Reprinted from The Taxpayer, Summer 2009, with permission of The Canadian Taxpayers Federation, a federally incorporated not-for-profit and non-partisan organization dedicated to lower taxes, less waste and accountable government in Canada. Copyright © 2009
Published December 2009

Introduction | New Funding Mechanisms and Better Management 
Life-cycle Costs and Corrosion | Prohibitive Procurement | Insincere Objections | Conclusion


The time has come for Canadian municipalities to get their houses in order to ensure purchasing becomes more open, fair and competitive. Sound management, smart planning, and cost efficiency demand that the federal government ensure open procurement policies and innovative financing as a key condition of any funds allocated to infrastructure. Taxpayers deserve nothing less.

Editor's Postscript

In their paper "Entrusted to Our Care", Alan Perks, FCSCE, and Brian Burrell, FCSCE, observe in a section titled The Challenge of Our Generation:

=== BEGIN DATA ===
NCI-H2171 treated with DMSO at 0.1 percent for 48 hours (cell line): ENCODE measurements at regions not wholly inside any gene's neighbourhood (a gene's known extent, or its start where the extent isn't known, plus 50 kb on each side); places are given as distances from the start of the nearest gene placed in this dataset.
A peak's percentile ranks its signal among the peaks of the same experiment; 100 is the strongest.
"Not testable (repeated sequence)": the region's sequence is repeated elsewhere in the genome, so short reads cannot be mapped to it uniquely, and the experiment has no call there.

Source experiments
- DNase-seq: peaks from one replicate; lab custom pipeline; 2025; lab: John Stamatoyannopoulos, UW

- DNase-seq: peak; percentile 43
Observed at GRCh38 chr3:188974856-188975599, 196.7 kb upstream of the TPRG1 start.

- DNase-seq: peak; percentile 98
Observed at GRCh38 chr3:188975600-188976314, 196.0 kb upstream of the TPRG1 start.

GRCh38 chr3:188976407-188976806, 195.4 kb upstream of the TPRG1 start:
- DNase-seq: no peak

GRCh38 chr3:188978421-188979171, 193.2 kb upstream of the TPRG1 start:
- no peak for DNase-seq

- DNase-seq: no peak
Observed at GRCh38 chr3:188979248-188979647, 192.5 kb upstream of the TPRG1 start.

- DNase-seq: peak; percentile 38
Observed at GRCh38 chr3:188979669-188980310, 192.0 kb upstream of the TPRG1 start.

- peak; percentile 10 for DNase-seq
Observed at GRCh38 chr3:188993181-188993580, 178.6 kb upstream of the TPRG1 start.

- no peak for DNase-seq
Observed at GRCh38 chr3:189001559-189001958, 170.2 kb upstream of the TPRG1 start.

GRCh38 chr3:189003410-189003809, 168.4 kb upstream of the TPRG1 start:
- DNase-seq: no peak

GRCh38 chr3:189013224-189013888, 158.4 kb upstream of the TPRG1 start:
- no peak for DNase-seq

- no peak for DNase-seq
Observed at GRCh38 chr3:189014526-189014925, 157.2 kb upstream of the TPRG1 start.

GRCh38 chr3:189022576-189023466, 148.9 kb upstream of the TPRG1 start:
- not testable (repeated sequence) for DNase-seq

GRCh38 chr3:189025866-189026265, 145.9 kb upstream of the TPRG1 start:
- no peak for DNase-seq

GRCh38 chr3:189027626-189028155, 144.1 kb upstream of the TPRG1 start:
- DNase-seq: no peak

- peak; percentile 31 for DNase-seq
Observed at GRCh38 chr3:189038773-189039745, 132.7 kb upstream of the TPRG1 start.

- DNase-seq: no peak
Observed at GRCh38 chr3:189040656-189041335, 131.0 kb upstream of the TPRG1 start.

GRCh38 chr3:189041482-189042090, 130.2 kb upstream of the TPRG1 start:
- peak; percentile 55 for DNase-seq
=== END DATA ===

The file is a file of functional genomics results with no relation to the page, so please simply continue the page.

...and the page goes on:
"Global environmental, economic, and social pressures, driven by the world's burgeoning population, will certainly worsen the already serious problems confronting humanity over the next decade. Because the human population is already well beyond the natural carrying capacity of the earth, we are all technology dependent and must rely upon modern civil engineering infrastructure for our daily living."[2]

They might well have included: "As well as relying on maintaining and upgrading the public utilities - including roads, rail, transit, bridges and the water and sewer utilities - that we already have."

Insincere Objections  Insincere Objections

2. Perks, Alan R., P.Eng., FCSCE, FEIC & Brian C. Burrell, P.Eng., FCSCE, Civil Engineering and Sustainable Development in the Canadian Civil Engineer, Canadian Society for Civil Engineering, Montreal, QC, Canada, pp10-12
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